Moral Heroism
Daniel 1:5-21
And the king appointed them a daily provision of the king's meat, and of the wine which he drank: so nourishing them three years…

But Daniel purposed in his heart that he would not defile himself (ver. 8).

I. THE VARYING CONDITIONS OF IMMORTALITY. The reference is to subjective immortality, i.e. in the memories of men. The principal stable condition seems to be the possession of soul-power (see Luke 1:80; Luke 2:40). But this may develop itself:

1. Evilly. The immortality then is one of infamy.

2. Continuously; e.g. Daniel, through a long life.

3. Specially at a crisis. These thoughts are suggested by the little we know of the three Hebrew children. One heroic resolve made them immortal. But how much in their antecedents did that heroism imply? Picture the parental culture of the Jerusalem home, etc. The lesson, Live not for fame; but to do that which God may think worthy of being held in everlasting remembrance.

II. THE ELEMENTS OF MORAL HEROISM Describe the offence in the king's portion.

(1) Food forbidden by the Mosaic Law.

(2) Food consecrated by presentation to idols. In moral heroism there will be one, or some, or all of these constituent elements.

1. Resistance; he. to strong and overwhelming temptation. In this case:

(1) The tempted were away from home.

(2) Early religious associations had been broken down. Note the change of names (ver. 7), and the significance of it.

(3) There was temptation to regard the matter as a trifle, of no account; but great principles are often involved in the trivialities of life.

(4) To regard the circumstances as peculiar.

(5) To be afraid of undue self-assertion. It might have seemed to Daniel that he was about to be righteous over-much.

(6) The heroic act was against their own interests.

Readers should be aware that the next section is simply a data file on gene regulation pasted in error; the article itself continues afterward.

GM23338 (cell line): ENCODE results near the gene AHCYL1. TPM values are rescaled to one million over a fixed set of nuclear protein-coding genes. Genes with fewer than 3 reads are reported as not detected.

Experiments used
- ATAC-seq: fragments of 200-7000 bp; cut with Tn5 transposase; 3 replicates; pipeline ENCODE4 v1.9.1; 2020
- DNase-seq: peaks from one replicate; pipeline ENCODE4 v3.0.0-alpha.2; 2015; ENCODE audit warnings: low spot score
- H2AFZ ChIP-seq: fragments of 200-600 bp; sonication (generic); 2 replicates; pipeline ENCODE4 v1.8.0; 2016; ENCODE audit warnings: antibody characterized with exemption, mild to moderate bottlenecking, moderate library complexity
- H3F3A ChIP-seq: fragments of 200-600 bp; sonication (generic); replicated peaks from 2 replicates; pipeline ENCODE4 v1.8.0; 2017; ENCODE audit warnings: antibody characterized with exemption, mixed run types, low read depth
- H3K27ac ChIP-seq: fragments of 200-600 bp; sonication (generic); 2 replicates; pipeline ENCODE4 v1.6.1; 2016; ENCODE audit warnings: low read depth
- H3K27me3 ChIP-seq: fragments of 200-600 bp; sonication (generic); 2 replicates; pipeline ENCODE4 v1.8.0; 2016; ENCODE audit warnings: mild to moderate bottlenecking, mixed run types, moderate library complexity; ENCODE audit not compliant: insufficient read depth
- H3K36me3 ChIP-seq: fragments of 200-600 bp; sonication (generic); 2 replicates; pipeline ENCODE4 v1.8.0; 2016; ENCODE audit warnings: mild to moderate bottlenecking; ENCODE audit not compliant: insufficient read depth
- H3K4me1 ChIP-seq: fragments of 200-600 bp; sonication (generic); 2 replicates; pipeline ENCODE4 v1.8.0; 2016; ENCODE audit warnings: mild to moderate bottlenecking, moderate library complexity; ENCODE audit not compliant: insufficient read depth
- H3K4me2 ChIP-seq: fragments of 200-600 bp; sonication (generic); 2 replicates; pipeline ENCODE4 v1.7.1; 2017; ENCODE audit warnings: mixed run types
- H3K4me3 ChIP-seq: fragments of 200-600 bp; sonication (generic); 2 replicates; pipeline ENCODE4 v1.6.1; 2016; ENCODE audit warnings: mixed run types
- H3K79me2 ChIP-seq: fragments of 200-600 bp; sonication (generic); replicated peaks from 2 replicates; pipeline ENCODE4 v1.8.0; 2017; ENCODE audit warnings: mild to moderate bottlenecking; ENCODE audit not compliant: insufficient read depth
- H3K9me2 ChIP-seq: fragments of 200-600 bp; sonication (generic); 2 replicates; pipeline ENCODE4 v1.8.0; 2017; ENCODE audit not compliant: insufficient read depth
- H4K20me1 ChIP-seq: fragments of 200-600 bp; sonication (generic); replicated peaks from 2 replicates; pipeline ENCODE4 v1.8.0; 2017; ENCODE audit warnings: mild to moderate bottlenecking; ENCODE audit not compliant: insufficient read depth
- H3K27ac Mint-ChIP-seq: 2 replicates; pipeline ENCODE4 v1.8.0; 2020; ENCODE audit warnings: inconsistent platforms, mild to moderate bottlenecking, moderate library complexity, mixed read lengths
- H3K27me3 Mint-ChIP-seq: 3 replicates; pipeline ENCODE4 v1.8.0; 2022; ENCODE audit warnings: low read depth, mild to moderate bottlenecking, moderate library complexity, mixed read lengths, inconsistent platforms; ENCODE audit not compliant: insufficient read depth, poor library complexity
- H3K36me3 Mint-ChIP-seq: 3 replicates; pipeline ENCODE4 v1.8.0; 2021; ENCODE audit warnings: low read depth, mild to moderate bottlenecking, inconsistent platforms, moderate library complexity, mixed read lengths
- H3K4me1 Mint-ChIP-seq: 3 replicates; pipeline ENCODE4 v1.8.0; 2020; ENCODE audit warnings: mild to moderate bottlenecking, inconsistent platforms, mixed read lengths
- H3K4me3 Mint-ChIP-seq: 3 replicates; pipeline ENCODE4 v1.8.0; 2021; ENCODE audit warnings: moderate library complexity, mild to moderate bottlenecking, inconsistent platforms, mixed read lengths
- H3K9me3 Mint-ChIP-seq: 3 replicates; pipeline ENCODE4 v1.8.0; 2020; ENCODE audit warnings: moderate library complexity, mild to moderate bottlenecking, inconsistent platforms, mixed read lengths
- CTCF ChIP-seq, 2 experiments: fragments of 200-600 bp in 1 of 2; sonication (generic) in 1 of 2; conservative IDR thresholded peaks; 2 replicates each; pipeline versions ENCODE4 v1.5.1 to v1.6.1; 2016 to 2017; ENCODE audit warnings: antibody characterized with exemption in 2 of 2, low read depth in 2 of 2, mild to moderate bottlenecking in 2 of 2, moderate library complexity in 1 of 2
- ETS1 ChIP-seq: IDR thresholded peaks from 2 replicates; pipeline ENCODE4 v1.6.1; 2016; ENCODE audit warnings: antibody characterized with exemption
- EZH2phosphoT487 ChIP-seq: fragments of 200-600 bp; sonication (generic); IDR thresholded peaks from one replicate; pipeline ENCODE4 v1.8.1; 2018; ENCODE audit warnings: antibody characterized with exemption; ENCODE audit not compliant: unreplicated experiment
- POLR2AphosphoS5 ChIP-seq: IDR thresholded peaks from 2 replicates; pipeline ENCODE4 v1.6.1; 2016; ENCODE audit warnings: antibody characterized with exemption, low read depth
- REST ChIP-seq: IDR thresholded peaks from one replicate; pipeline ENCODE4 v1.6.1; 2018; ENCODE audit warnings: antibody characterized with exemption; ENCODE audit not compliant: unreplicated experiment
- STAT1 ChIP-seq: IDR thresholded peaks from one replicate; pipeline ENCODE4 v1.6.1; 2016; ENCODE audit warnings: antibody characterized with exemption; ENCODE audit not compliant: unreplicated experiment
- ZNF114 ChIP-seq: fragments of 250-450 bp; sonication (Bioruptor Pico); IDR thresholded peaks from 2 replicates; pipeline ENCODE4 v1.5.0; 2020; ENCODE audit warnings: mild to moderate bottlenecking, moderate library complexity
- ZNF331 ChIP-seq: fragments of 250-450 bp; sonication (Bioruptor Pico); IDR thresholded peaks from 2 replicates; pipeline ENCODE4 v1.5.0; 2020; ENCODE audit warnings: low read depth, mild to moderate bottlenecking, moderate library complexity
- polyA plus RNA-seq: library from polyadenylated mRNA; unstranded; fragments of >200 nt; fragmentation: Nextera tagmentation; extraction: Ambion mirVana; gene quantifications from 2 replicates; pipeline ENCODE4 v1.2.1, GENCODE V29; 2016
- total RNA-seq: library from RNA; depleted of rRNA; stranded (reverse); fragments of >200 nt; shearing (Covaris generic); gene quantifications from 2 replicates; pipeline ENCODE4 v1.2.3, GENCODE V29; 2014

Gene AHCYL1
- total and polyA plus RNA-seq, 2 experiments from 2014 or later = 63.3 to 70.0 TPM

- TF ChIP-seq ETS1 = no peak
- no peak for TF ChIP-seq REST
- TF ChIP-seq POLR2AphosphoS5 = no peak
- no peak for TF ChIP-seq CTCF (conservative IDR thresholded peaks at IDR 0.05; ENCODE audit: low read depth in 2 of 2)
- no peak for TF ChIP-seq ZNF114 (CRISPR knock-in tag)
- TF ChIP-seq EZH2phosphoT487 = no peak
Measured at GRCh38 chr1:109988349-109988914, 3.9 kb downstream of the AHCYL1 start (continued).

(7) And imperilled the lives of others.

2. A certain obscurity of origin. "Purposed in his heart." The resolution took its rise in the depths of the soul, like a river in the hills far away.

3. Fortitude. Daniel thoroughly and irrevocably made up his mind.

4. Gentleness. No mock-heroics with him; but, having made up his mind, combined the suaviter in modo with the fortiter in re. "He requested," etc. (ver. 8).

5. Perseverance. Defeated temporarily with Ashpenaz, Daniel tried Melzar.

6. Wisdom. Proposed only an experiment for ten days.

7. Inspiration. Daniel's resolve seems to have stirred up the others.

III. THE PREVENTIONS OF GOD. (Ver. 9.) When men resolve on the right, they soon find that God has gone before them to prepare the way (Psalm 21:3). (See a grand and suggestive sermon from this verse in 'Westminster Chapel Pulpit,' 1st series, No. 2, by Rev. S. Martin.)

IV. THE SEQUENCES OF GOD. Very encouraging is it to know that God is alike our vanguard and our rearguard on our moral way. In this case (and always is it so more or less) the sequences were:

1. Physical health and vigour. Not miraculous.

2. Intellectual attainment and strength.

3. Moral and spiritual power. For proof, see after-history.

4. Continued prosperity and influence. (Ver. 21; Job 17:9.) - R.

Parallel Verses
KJV: And the king appointed them a daily provision of the king's meat, and of the wine which he drank: so nourishing them three years, that at the end thereof they might stand before the king.

WEB: The king appointed for them a daily portion of the king's dainties, and of the wine which he drank, and that they should be nourished three years; that at its end they should stand before the king.

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